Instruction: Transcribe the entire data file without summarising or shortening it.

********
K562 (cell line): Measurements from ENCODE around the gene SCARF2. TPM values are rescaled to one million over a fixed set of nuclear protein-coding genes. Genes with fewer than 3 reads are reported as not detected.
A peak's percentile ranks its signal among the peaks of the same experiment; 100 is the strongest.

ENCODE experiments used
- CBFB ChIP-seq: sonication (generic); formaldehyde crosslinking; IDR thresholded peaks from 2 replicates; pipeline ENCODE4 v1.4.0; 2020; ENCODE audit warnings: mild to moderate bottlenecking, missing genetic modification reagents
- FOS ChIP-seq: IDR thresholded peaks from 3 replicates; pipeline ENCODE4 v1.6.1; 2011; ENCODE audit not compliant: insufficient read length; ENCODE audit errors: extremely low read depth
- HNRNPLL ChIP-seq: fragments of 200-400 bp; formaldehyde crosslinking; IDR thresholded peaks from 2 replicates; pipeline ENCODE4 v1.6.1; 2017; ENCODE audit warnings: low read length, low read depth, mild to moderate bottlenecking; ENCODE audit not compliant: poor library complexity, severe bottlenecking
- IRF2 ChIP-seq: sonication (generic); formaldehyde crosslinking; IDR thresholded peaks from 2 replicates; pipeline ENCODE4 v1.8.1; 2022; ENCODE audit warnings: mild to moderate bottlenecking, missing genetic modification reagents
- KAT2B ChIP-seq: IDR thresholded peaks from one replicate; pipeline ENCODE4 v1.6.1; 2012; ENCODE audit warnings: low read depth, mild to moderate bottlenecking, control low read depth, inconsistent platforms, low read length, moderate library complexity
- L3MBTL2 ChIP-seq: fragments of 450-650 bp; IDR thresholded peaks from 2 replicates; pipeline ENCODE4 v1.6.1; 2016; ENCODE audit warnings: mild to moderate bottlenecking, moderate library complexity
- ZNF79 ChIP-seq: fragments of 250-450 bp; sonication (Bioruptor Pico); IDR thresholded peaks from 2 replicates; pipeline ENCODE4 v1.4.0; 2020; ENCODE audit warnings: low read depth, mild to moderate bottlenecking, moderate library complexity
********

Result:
K562 (cell line): Measurements from ENCODE around the gene SCARF2. TPM values are rescaled to one million over a fixed set of nuclear protein-coding genes. Genes with fewer than 3 reads are reported as not detected.
A peak's percentile ranks its signal among the peaks of the same experiment; 100 is the strongest.

ENCODE experiments used
- CBFB ChIP-seq: sonication (generic); formaldehyde crosslinking; IDR thresholded peaks from 2 replicates; pipeline ENCODE4 v1.4.0; 2020; ENCODE audit warnings: mild to moderate bottlenecking, missing genetic modification reagents
- FOS ChIP-seq: IDR thresholded peaks from 3 replicates; pipeline ENCODE4 v1.6.1; 2011; ENCODE audit not compliant: insufficient read length; ENCODE audit errors: extremely low read depth
- HNRNPLL ChIP-seq: fragments of 200-400 bp; formaldehyde crosslinking; IDR thresholded peaks from 2 replicates; pipeline ENCODE4 v1.6.1; 2017; ENCODE audit warnings: low read length, low read depth, mild to moderate bottlenecking; ENCODE audit not compliant: poor library complexity, severe bottlenecking
- IRF2 ChIP-seq: sonication (generic); formaldehyde crosslinking; IDR thresholded peaks from 2 replicates; pipeline ENCODE4 v1.8.1; 2022; ENCODE audit warnings: mild to moderate bottlenecking, missing genetic modification reagents
- KAT2B ChIP-seq: IDR thresholded peaks from one replicate; pipeline ENCODE4 v1.6.1; 2012; ENCODE audit warnings: low read depth, mild to moderate bottlenecking, control low read depth, inconsistent platforms, low read length, moderate library complexity
- L3MBTL2 ChIP-seq: fragments of 450-650 bp; IDR thresholded peaks from 2 replicates; pipeline ENCODE4 v1.6.1; 2016; ENCODE audit warnings: mild to moderate bottlenecking, moderate library complexity
- ZNF79 ChIP-seq: fragments of 250-450 bp; sonication (Bioruptor Pico); IDR thresholded peaks from 2 replicates; pipeline ENCODE4 v1.4.0; 2020; ENCODE audit warnings: low read depth, mild to moderate bottlenecking, moderate library complexity